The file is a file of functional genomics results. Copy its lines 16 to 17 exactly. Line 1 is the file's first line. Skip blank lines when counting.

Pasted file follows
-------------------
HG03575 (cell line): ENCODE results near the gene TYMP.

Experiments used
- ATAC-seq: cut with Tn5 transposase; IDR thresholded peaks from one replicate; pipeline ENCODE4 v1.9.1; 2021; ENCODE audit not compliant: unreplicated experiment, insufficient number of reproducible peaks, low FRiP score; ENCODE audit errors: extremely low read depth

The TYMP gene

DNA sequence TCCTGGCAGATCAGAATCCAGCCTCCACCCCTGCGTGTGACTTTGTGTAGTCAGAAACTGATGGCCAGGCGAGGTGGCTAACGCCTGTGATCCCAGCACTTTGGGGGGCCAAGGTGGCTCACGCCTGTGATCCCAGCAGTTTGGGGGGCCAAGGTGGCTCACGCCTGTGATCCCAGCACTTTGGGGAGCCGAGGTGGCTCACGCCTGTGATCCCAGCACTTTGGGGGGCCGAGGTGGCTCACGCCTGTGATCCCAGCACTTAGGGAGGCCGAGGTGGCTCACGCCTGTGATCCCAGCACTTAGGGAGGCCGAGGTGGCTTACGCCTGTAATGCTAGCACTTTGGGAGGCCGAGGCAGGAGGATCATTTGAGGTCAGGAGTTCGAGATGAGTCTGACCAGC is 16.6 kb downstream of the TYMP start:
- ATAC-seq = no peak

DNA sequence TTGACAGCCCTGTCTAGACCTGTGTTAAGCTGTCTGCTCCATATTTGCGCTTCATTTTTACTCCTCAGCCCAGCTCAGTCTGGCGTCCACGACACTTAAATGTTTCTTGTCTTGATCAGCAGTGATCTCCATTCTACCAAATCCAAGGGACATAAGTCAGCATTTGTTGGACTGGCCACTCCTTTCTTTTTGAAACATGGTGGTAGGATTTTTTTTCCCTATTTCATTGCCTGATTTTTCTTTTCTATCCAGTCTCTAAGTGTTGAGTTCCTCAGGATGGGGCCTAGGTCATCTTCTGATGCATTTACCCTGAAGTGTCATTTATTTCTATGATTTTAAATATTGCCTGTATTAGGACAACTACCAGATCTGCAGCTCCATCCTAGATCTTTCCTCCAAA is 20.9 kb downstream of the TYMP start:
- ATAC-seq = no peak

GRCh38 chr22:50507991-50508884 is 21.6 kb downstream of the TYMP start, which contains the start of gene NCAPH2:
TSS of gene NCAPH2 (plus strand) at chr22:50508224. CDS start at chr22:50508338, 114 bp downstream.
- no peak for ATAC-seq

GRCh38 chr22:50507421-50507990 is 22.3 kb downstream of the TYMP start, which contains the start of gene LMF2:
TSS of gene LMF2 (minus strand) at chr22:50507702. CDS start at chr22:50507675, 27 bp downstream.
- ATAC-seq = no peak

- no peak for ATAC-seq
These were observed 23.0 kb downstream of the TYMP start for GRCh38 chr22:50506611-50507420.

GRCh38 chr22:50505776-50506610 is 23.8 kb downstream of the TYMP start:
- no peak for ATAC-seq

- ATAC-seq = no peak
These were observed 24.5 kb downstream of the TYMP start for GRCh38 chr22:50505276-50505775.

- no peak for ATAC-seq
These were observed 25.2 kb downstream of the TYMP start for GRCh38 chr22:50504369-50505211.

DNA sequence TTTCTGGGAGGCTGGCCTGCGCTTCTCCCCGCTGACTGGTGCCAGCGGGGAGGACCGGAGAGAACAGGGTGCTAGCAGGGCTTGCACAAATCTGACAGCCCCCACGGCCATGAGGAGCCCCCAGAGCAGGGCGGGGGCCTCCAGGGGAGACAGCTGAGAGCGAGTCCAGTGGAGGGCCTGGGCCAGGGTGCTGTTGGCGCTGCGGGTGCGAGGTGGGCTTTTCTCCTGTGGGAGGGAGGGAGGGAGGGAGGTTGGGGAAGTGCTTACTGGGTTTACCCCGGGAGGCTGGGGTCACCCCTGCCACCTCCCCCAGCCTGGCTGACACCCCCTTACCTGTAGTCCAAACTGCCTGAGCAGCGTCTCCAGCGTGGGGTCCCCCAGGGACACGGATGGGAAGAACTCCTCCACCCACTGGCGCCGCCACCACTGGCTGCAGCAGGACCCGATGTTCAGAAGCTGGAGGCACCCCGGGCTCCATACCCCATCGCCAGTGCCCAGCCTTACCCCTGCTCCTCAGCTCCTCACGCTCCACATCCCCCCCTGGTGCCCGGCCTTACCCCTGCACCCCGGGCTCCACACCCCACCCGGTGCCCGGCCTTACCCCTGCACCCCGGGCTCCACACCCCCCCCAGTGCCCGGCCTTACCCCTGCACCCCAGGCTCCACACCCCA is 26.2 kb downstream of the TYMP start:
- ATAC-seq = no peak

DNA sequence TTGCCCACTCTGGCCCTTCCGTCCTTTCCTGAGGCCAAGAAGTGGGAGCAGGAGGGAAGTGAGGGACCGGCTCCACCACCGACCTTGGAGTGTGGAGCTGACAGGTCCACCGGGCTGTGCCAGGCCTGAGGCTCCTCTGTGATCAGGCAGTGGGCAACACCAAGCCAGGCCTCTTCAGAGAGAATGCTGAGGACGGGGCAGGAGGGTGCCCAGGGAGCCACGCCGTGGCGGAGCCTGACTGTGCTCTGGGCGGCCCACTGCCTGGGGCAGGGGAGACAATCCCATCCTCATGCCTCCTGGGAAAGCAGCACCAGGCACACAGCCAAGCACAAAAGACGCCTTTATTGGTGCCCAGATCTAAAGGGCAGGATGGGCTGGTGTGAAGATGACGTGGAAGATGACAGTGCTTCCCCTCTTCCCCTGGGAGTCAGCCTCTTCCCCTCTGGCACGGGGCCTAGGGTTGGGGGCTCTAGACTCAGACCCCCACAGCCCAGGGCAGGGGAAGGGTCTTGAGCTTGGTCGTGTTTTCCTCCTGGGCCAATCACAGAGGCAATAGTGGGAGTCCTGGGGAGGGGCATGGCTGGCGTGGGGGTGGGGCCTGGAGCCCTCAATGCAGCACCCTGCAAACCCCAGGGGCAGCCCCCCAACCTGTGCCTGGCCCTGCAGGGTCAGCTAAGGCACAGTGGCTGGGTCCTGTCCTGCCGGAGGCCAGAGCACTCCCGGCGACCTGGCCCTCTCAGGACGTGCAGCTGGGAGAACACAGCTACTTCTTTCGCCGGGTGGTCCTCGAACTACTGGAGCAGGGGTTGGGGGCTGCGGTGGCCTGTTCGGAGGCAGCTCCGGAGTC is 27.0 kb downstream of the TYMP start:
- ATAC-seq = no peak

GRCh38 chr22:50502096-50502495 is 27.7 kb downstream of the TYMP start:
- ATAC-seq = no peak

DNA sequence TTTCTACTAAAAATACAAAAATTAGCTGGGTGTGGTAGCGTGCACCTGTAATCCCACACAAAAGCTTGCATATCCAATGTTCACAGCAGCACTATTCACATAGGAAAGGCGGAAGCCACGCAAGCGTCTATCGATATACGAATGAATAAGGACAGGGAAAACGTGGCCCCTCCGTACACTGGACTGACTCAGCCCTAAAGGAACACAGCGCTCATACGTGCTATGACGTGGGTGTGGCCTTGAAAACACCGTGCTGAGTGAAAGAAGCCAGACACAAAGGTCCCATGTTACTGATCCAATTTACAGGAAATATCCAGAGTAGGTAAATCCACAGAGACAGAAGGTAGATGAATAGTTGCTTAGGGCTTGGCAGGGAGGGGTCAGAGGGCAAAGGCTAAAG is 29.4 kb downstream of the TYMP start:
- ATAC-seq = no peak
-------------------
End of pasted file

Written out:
These were observed 23.0 kb downstream of the TYMP start for GRCh38 chr22:50506611-50507420.

GRCh38 chr22:50505776-50506610 is 23.8 kb downstream of the TYMP start: